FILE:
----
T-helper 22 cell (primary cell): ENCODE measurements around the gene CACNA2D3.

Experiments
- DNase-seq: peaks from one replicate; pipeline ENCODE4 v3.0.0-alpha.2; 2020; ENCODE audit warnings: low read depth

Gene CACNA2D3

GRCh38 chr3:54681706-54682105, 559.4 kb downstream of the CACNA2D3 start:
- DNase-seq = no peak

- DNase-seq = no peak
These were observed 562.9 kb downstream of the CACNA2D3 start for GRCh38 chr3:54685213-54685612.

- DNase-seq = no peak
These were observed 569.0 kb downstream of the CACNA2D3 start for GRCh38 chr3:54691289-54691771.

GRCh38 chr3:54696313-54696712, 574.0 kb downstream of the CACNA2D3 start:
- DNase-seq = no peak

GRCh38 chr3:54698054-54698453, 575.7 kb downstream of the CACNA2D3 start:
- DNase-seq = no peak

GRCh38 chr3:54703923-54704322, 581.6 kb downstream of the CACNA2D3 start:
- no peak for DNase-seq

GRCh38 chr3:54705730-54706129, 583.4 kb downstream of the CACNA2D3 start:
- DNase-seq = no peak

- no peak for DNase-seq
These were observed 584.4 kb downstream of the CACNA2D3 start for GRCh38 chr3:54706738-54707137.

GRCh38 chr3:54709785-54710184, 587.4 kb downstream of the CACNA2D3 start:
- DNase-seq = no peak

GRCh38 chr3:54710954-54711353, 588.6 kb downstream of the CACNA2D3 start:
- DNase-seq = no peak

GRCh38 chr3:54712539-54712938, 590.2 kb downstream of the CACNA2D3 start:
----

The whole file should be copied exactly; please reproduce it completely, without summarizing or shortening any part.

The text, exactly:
T-helper 22 cell (primary cell): ENCODE measurements around the gene CACNA2D3.

Experiments
- DNase-seq: peaks from one replicate; pipeline ENCODE4 v3.0.0-alpha.2; 2020; ENCODE audit warnings: low read depth

Gene CACNA2D3

GRCh38 chr3:54681706-54682105, 559.4 kb downstream of the CACNA2D3 start:
- DNase-seq = no peak

- DNase-seq = no peak
These were observed 562.9 kb downstream of the CACNA2D3 start for GRCh38 chr3:54685213-54685612.

- DNase-seq = no peak
These were observed 569.0 kb downstream of the CACNA2D3 start for GRCh38 chr3:54691289-54691771.

GRCh38 chr3:54696313-54696712, 574.0 kb downstream of the CACNA2D3 start:
- DNase-seq = no peak

GRCh38 chr3:54698054-54698453, 575.7 kb downstream of the CACNA2D3 start:
- DNase-seq = no peak

GRCh38 chr3:54703923-54704322, 581.6 kb downstream of the CACNA2D3 start:
- no peak for DNase-seq

GRCh38 chr3:54705730-54706129, 583.4 kb downstream of the CACNA2D3 start:
- DNase-seq = no peak

- no peak for DNase-seq
These were observed 584.4 kb downstream of the CACNA2D3 start for GRCh38 chr3:54706738-54707137.

GRCh38 chr3:54709785-54710184, 587.4 kb downstream of the CACNA2D3 start:
- DNase-seq = no peak

GRCh38 chr3:54710954-54711353, 588.6 kb downstream of the CACNA2D3 start:
- DNase-seq = no peak

GRCh38 chr3:54712539-54712938, 590.2 kb downstream of the CACNA2D3 start: